Die, Monster, Die Blu-ray Review
Directed by Daniel Haller
Written by Jerry Sohl
1965, Region A, 78 minutes, Not Rated
Blu-ray released on January 21st, 2014
Boris Karloff as Nahum Witley
Nick Adams as Stephen Reinhart
Suzan Farmer as Susan
Freda Jackson as Letitia
Terence de Marney as Merwyn
Patrick Magee as Dr. Henderson
Stephen Reinhart is an American college student in England trying to hook up with his old sweetheart Susan Witley. Upon arrival in Arkham, the locals are rude; cabbies won't drive Stephen to Susan's house, merchants decline his request to rent a bicycle, and everyone else can't be bothered to give him directions. Unable to take no for an answer, Stephen decides to simply walk to Witley Manor. Despite having no idea which way to go, he somehow manages to find the place on the far side of a burned-out landscape. When no one answers the door, he simply lets himself inside and is somehow surprised to meet a pissed off old man who doesn't like intruders. This is Nahum Witley, the girl's wheelchair-bound father and he insists this foreigner leave the house at once. Susan arrives in time to smooth things over and encourages Stephen to meet her mother over dad's protests.
Mother Witley is bedridden and quietly begs the young man to take her daughter away from here immediately. The Ugly American knows when he's not wanted and decides to stay the night (?!), and it is here that things get weird. First, the butler collapses during dinner, then strange noises are heard from the ominously glowing greenhouse outside. Stephen is keen on solving the mystery of why nobody wants his company, and drags Susan around the house and surrounding grounds in search of clues. Old Man Witley has little trouble staying several paces ahead of Stephen, despite stairs and uneven terrain. What is the secret of Witley Manor that makes everyone rude and afraid? The answer may surprise you since it comes out of left field and the botched delivery sinks the rest of the picture.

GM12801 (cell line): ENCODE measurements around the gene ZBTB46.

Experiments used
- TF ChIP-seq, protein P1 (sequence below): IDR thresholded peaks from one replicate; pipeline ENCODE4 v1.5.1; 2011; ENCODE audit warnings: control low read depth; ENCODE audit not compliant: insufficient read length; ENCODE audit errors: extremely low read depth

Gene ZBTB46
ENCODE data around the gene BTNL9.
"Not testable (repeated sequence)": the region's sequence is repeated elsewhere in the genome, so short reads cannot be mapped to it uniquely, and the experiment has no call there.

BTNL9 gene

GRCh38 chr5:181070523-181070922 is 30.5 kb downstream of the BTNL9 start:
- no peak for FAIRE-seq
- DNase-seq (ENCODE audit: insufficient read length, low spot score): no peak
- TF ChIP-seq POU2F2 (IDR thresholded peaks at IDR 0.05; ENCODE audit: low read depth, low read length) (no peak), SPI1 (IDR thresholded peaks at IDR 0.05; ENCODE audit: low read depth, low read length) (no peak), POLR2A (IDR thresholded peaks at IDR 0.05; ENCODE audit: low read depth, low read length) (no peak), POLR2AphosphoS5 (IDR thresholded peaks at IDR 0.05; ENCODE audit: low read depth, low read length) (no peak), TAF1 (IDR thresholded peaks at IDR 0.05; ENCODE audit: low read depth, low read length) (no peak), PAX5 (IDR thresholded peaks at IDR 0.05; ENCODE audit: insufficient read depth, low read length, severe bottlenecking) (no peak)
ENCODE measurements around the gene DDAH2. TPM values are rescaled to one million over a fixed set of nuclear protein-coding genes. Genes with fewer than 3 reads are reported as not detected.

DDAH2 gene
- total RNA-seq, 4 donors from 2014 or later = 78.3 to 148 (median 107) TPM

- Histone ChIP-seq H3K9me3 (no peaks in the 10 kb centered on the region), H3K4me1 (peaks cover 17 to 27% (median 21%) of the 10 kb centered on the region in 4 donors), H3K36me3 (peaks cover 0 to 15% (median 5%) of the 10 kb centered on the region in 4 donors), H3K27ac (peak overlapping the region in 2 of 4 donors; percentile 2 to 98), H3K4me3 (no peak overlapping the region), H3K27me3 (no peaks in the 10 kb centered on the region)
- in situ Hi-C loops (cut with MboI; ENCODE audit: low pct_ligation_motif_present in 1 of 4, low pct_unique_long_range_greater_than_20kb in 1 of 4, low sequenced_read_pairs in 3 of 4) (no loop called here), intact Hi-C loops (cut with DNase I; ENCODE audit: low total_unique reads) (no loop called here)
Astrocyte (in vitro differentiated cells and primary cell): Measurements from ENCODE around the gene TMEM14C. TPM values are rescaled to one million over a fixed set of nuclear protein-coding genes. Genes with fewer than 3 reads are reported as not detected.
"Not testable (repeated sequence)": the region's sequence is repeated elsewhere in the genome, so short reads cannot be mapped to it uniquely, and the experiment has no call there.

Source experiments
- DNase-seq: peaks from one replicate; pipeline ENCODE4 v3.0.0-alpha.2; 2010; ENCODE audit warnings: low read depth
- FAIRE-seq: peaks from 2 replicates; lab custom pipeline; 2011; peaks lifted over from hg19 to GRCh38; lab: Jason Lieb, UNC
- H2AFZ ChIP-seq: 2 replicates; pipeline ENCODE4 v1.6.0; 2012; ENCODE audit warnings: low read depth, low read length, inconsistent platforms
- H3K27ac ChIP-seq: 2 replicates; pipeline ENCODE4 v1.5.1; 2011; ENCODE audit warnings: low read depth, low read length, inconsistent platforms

Die, Monster, Die (aka Monster of Terror) was released by American International Pictures during the height of the popular gothic horror wave led by the series of Edgar Allan Poe pictures helmed by Roger Corman. Daniel Haller (The Dunwich Horror) makes his directorial debut here, having already enjoyed a career as a production designer on many Corman pictures including Fall of the House of Usher and The Pit & The Pendulum. He successfully establishes a sense of dread and manages to generate some suspense before falling victim to several tedious sequences of people walking around the sets. Where Haller really fails as a director is working with the actors, as performances generally fall flat. Karloff is awesome as the elder Witley, but that is because he is Boris fucking Karloff (Frankenstein, The Mummy) and was already four decades deep into his career before accepting this rent check of a role.
The script by Jerry Sohl (Frankenstein Conquers the World) is silly and hits every cliché in the book. Loosely based on H.P. Lovecraft's The Colour Out of Space, the film shares many similarities to Edgar Allan Poe's Fall of the House of Usher; from the traveler arriving at the spooky house in search of a pretty girl only to be met by a creepy older relative, to the mysterious family curse and ultimate fiery resolution. Sohl includes a few elements from Lovecraft's source material, but then switches his attention to the popular intergalactic radioactive terrors of the 1950s. It's all very unfortunate and the one thing working in the film's favor is a mercifully brief running time.
Die, Monster, Die is the movie you throw in with friends when no proper Hammer Films are available, the Corman/ Poe pics have been exhausted or maybe it's Boris Karloff's birthday and this is the only title you could find. Otherwise, viewers will want to gather some booze and watch for the silliness of scenes like the “zoo in hell” or the foil-wrapped stunt man running around the finale. There's really not much to recommend here except maybe checking out any of the other titles mentioned earlier within this review.
Video and Audio:
Presented here in the original 2.35:1 aspect ratio, the picture is sharp with strong colors and deep black levels. The print is in surprisingly good condition, with only a few dings during the opening credits, and otherwise does not look like a movie almost 50 years old.
The default DTS-HD MA 2.0 track offers a solid presentation that preserves the original mono audio. Dialogue remains clear and free from distortion which is good considering there are no subtitle options on this disc.
The theatrical trailer is the only special feature on this disc...and it isn't a very good one.